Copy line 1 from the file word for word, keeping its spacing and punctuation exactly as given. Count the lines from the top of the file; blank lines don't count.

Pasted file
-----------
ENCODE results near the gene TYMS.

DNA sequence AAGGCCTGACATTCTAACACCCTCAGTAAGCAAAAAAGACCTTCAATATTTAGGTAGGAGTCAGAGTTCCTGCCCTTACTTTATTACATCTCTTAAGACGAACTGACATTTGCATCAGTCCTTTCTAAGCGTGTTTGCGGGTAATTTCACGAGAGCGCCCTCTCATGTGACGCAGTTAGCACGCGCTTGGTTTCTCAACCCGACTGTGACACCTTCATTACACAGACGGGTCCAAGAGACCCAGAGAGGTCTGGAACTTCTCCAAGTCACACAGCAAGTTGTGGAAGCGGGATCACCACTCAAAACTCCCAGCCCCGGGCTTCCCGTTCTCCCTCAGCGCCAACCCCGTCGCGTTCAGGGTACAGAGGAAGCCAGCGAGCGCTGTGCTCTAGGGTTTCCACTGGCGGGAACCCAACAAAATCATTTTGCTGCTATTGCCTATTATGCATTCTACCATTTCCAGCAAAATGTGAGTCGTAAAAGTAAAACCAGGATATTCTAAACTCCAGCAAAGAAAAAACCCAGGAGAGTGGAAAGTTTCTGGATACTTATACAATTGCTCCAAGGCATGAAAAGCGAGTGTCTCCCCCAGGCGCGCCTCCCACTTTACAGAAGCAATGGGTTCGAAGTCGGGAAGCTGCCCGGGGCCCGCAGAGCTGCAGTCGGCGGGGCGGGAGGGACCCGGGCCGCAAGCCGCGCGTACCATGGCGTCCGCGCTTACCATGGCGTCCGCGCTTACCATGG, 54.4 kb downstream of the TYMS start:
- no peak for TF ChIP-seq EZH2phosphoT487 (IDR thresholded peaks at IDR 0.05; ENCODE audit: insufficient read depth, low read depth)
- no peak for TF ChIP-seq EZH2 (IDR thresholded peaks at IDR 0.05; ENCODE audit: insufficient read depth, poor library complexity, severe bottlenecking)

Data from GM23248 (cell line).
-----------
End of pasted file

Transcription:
ENCODE results near the gene TYMS.